According to the April 2011 issue of Pray!, the online magazine of NavPress, the organization is still promoting contemplative prayer. In 2005, Lighthouse Trails informed readers that NavPress (part of the long-standing Navigators) “has become a leading publisher for contemplative spirituality books” such as:
- When the Soul Listens by Jan Johnson, Dallas Willard
- Soul Guide by Dr. Bruce Demarest/Henri Nouwen
- Renovation of the Heart by Dallas Willard, endorsed by Dan Kimball
- The Message “bible” by Eugene Peterson
- Meditative Prayer: Entering God’s Presence by Richard Peace
- Abba’s Child by Brennan Manning
The April issue of Pray!shows solid signs that NavPress is still advocating contemplative spirituality. For example, there is an article by contemplative Tricia Rhodes. Rhodes’ book, The Soul at Rest, “introduces a step-by-step journey of learning contemplative prayer.”1 In that book, Rhodes says:
Take deep breaths, concentrating on relaxing your body. Establish a slow, rhythmic pattern. Breathe in God’s peace, and breathe out your stresses, distractions, and fears. Breathe in God’s love, forgiveness, and compassion, and breathe out your sins, failures, and frustrations. Make every effort to “stop the flow of talking going on within you—to slow it down until it comes to a halt.” (p. 28) (also see our research on “breath prayers.”)
In this quote, Rhodes is quoting Episcopalian priest Morton Kelsey. To “stop the flow of talking going on within you” is classic mystical prayer. This inner stillness of the mind that is sought by the mystic is different than an outer quietness, such as sitting by a stream or turning off the television and radio. One cannot naturally turn off thoughts, and since thoughts are the enemy of mysticism, so to speak, they must be turned off.
As with many contemplative figures, Kelsey has come to believe in a panentheist (God in all) view of God. As Ray Yungen points out in A Time of Departing, Morton Kelsey (whom Rhodes quotes from his book, The Other Side of Silence), states:
You can find most of the New Age practices in the depth of Christianity . . . I believe that the Holy One lives in every soul. (“In the Spirit of the Early Christians,” Common Boundary magazine, Jan./Feb. 1992, p. 19)
Kelsey’s book is a primer on eastern-style mysticism. For Rhodes to quote him clearly shows her resonance for his contemplative spirituality. Nine years after Rhodes wrote The Soul at Rest, she wrote another contemplative-promoting book, Sacred Chaos (2008), with a foreword by popular contemplative author Gary Thomas. In Thomas’ own book, Sacred Pathways, he tells readers to repeat a word for 20 minutes in order to draw near to God (p. 185). Thomas suggests repeating words like “Jesus” or “Father”; however, doing this would be no different than what is done in eastern meditation. How sad that popular ministries such as Focus on the Family, Calvary Chapel, and Rick Warren have promoted Thomas’ writings (even after they were made aware of what he said in Sacred Pathways – Lighthouse Trails contacted both Focus on the Family and Calvary Chapel founder Chuck Smith and discussed Thomas’ books on different occasions).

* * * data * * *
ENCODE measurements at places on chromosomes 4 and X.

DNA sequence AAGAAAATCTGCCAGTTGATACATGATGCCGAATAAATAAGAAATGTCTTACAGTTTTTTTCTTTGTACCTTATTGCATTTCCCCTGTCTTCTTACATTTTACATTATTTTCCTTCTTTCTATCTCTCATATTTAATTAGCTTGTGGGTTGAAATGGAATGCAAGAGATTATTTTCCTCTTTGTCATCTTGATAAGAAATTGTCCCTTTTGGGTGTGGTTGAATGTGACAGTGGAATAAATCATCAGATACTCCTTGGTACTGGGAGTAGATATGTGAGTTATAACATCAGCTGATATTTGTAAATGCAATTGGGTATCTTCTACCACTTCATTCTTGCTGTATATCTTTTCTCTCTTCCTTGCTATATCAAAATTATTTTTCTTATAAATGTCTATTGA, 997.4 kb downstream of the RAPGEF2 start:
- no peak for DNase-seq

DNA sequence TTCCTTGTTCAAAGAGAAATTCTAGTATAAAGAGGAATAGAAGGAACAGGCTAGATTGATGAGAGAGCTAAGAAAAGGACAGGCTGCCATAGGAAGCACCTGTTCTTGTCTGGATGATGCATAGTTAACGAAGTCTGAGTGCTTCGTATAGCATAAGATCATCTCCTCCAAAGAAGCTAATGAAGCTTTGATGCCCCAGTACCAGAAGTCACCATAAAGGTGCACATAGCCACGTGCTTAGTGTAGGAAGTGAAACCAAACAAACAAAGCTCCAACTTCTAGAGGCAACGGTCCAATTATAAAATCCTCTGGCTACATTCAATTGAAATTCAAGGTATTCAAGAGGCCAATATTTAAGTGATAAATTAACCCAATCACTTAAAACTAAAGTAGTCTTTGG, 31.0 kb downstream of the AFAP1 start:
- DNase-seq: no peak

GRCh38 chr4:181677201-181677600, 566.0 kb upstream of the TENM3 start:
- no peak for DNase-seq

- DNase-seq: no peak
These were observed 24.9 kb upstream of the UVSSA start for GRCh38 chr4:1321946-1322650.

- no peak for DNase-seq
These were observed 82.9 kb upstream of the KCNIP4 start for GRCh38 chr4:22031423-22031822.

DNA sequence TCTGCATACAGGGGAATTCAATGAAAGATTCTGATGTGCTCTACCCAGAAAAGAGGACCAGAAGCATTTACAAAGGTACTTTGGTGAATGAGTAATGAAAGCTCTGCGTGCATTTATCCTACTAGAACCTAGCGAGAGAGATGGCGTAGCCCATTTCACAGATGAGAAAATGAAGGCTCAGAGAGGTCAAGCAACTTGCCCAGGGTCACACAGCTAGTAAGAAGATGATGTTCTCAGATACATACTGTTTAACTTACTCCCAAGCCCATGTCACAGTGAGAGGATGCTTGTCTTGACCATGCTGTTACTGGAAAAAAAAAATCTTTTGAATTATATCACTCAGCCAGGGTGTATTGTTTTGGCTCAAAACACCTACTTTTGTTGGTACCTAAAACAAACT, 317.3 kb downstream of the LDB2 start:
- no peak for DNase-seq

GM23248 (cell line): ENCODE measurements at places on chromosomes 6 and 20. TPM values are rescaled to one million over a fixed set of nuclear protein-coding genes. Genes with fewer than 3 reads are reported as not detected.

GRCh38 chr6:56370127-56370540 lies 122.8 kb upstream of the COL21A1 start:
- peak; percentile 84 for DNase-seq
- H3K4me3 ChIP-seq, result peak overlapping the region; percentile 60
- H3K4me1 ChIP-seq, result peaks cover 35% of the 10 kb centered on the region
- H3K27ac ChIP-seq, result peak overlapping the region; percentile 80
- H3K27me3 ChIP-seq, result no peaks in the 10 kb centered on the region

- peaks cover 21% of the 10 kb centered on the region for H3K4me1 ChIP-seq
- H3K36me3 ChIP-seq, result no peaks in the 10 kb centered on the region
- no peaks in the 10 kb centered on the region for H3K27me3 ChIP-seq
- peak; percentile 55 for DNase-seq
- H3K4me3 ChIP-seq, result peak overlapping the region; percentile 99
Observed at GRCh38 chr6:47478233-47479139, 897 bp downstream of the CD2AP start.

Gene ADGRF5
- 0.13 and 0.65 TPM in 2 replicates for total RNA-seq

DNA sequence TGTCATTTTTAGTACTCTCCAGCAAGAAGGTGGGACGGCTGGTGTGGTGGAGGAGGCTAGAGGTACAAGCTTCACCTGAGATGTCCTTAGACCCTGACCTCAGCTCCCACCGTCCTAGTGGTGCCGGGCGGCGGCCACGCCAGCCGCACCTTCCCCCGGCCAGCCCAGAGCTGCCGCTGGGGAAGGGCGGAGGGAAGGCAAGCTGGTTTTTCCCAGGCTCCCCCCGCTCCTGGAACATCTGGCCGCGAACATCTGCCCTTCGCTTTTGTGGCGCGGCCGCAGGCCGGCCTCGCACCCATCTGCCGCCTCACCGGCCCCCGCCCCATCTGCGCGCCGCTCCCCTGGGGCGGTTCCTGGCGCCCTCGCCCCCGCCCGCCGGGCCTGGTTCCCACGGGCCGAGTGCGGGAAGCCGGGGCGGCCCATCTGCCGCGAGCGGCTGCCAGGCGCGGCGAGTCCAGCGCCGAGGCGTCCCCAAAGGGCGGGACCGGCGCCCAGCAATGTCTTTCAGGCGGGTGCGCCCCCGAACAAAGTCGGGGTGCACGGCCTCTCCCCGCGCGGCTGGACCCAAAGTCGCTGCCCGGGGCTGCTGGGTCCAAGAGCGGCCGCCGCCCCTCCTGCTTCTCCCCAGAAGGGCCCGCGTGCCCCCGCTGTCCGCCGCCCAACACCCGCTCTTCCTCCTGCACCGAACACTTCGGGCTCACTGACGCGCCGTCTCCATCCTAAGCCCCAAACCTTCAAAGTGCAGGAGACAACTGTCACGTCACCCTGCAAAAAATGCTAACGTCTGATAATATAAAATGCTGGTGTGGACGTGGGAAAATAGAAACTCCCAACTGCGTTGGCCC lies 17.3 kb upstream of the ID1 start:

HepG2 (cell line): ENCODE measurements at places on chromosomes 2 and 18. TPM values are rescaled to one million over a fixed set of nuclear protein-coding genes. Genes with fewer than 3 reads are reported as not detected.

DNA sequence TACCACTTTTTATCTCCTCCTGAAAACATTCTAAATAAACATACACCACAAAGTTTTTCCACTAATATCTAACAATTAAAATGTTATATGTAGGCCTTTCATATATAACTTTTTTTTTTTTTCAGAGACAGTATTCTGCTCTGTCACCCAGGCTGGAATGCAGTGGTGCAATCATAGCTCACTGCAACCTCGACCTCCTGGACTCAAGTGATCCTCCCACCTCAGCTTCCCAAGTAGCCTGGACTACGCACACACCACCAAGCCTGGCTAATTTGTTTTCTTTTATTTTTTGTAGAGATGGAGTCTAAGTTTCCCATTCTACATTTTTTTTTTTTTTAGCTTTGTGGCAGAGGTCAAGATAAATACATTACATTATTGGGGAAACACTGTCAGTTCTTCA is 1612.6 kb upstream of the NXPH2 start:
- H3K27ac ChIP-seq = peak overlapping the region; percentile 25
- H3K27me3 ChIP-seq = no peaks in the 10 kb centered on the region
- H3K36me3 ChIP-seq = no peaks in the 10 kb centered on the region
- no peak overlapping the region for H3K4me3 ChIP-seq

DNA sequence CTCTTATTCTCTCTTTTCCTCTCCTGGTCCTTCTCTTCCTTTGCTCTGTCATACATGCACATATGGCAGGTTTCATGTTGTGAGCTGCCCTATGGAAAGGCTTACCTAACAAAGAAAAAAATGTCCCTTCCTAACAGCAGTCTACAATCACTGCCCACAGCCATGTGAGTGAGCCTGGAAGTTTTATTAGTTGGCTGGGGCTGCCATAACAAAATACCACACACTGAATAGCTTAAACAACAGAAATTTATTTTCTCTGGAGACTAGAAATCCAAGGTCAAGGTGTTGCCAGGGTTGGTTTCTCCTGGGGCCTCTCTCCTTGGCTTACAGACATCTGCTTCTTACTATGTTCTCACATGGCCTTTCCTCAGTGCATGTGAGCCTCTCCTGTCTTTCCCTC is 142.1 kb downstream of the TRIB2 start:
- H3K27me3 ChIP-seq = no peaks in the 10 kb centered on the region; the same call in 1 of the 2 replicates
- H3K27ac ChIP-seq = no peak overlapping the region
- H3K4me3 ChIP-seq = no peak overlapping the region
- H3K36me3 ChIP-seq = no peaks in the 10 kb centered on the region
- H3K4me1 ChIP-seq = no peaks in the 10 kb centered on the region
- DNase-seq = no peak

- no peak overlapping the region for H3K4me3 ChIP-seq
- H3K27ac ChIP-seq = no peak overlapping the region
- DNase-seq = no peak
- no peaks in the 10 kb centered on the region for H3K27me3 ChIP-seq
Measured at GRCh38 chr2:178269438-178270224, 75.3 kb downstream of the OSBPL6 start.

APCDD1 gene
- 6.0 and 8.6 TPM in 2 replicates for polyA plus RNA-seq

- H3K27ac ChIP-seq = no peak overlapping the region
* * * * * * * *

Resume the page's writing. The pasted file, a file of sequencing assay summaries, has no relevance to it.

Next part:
Back to NavPress. Also in the April issue of Pray! is an announcement about a “Deeper”prayer retreat with Pray!editor Cynthia Bezek. In a link to an interview with Bezek, she tells readers that she turns to people like Henri Nouwen to “stimulate [her] conversations with God.2 While it states on NavPress’ website that this prayer retreat is only for those 18 years and older, don’t be mistaken in thinking that NavPress doesn’t push contemplative for kids too. They also publish a magazine called PrayKids!. Issue #25 titled “Contemplative Prayer” states:
Contemplative prayer is a form of meditative prayer that focuses on communing with God. Although sometimes confused with its Eastern (and non-Christian) counterpart, true Christian meditation has been practiced since Bible times.
This issue of PrayKids!® helps kids learn to slow down their fast-paced lives long enough to experience a meaningful relational encounter with their Heavenly Father.3
There is a reason that contemplatives often give a disclaimer that contemplative prayer isn’t the same as eastern meditation – it’s because it is done the very same way. Their reasoning is that if the intent is good then it doesn’t matter about the method. But as Ray Yungen points out, if you jump off a building and say fly,fly, fly, you are going to get the same results as if you said fall, fall, fall. (ATOD, p. 86). Good intentions isn’t a safeguard against deception. Mantra-type meditation brings about an induced altered state that leads the practitioner into demonic realms . . . regardless of the word that is repeated.